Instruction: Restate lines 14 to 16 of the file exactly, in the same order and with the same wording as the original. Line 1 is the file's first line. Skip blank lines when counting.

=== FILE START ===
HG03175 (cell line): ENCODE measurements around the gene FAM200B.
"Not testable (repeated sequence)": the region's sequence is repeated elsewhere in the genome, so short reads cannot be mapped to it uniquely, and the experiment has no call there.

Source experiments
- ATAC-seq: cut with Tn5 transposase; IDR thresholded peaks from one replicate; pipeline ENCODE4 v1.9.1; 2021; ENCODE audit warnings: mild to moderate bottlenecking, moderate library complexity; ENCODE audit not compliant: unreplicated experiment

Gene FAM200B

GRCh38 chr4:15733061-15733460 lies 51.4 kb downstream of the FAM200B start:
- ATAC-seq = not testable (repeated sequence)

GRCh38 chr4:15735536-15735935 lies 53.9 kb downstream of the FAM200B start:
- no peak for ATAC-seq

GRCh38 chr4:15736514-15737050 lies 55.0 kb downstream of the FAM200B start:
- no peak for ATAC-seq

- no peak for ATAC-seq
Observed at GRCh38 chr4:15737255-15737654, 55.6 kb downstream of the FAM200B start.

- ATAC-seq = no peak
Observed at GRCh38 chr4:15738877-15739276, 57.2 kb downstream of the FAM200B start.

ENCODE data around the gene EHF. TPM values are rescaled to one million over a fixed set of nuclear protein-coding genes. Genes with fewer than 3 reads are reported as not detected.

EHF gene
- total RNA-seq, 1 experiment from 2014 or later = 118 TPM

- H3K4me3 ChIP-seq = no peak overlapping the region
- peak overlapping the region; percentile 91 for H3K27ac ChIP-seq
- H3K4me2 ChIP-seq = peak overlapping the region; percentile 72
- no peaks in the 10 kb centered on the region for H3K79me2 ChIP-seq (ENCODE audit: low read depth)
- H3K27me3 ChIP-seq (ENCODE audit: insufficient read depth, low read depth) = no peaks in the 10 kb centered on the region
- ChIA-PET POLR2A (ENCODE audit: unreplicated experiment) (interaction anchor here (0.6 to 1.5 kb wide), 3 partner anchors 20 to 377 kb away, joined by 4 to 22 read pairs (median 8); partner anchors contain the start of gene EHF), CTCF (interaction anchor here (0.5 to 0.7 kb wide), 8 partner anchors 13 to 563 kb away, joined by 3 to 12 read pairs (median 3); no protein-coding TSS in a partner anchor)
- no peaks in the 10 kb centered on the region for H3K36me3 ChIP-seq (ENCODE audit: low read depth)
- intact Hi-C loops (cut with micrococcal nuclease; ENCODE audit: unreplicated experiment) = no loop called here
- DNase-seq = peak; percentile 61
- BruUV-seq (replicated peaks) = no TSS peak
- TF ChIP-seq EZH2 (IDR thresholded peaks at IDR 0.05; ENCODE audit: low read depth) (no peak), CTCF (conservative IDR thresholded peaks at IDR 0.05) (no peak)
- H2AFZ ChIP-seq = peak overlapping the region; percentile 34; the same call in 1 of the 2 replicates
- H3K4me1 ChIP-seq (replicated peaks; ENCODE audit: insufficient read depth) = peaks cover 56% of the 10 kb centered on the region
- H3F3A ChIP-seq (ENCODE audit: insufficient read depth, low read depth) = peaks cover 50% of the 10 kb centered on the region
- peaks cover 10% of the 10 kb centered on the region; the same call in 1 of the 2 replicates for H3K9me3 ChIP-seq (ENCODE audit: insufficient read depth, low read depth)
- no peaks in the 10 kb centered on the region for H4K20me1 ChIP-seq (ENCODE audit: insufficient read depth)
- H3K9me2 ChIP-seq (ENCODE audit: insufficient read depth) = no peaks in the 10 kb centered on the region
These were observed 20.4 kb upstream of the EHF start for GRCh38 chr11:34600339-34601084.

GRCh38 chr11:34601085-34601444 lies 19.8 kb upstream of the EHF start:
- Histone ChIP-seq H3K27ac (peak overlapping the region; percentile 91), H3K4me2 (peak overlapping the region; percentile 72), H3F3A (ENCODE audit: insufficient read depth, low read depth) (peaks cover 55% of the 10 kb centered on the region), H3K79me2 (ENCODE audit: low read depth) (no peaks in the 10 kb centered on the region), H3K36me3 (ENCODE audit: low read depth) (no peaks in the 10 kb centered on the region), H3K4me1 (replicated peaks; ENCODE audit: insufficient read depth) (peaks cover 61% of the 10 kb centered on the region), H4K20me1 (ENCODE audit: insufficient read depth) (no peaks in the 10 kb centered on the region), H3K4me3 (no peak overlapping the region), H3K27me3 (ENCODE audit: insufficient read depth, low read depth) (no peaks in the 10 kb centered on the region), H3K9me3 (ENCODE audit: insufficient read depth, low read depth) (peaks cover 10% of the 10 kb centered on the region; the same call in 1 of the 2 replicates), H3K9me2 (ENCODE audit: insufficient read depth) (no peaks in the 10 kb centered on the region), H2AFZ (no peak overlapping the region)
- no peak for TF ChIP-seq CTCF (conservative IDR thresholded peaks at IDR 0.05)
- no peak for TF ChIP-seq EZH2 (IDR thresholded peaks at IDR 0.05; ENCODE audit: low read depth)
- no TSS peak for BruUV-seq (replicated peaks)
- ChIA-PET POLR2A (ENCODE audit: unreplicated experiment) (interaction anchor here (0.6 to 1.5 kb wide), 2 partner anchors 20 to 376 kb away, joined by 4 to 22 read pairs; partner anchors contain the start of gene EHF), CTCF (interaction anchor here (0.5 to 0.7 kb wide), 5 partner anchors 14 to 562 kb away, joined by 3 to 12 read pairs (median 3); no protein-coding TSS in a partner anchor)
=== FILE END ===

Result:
- ATAC-seq = no peak
Observed at GRCh38 chr4:15738877-15739276, 57.2 kb downstream of the FAM200B start.

ENCODE data around the gene EHF. TPM values are rescaled to one million over a fixed set of nuclear protein-coding genes. Genes with fewer than 3 reads are reported as not detected.